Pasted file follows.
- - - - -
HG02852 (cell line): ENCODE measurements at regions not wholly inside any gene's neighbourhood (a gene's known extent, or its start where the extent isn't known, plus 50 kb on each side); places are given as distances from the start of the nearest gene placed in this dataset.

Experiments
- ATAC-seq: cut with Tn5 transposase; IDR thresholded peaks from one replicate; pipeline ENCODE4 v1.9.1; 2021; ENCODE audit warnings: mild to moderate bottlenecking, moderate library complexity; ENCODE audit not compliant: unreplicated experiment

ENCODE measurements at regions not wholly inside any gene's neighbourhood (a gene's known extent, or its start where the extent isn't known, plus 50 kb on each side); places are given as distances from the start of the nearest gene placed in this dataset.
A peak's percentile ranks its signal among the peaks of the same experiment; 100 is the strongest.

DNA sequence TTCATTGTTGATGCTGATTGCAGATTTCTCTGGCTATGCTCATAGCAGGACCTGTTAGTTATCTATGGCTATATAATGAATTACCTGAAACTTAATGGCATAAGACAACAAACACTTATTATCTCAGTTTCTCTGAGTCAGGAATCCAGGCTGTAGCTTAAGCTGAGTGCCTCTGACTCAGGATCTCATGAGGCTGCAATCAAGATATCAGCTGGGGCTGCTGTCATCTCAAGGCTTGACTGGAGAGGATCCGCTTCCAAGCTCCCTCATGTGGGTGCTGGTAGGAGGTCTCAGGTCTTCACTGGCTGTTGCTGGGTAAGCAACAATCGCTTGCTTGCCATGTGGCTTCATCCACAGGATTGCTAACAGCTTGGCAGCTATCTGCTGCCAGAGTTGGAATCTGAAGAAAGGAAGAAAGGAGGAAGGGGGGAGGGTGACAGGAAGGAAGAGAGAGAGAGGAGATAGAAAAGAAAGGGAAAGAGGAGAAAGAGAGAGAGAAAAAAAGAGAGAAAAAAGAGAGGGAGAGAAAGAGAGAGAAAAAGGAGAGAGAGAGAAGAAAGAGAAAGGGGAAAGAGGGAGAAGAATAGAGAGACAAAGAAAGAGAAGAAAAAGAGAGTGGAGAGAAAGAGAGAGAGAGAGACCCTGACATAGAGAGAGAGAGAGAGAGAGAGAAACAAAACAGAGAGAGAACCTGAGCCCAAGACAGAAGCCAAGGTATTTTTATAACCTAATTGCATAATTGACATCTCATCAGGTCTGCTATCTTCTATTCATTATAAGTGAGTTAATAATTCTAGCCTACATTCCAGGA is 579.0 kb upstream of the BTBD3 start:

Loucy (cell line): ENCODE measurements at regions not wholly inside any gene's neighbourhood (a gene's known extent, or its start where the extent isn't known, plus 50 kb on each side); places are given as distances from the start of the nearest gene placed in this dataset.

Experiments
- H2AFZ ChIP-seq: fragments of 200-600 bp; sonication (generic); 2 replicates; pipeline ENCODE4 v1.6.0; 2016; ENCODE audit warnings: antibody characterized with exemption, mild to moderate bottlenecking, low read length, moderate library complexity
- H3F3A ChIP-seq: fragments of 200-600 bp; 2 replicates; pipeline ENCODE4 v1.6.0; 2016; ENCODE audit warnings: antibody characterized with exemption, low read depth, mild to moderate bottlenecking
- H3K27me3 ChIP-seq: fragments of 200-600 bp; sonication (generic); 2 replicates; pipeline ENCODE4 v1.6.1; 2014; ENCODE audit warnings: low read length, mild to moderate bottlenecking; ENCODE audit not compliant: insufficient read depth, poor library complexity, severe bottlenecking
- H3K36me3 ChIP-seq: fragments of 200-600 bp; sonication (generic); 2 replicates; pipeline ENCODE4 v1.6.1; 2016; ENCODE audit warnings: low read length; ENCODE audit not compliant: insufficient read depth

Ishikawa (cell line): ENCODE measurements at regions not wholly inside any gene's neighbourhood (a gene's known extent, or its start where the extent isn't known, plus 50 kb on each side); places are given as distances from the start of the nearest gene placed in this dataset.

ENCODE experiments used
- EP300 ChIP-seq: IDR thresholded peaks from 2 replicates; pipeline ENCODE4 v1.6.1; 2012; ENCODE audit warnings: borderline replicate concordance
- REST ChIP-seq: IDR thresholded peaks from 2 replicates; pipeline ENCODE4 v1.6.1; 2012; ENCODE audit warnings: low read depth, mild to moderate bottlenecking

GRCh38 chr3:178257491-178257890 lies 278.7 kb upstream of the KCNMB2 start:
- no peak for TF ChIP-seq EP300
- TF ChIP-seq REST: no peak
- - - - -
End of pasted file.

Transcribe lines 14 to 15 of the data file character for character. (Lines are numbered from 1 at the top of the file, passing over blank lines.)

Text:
ENCODE experiments used
- EP300 ChIP-seq: IDR thresholded peaks from 2 replicates; pipeline ENCODE4 v1.6.1; 2012; ENCODE audit warnings: borderline replicate concordance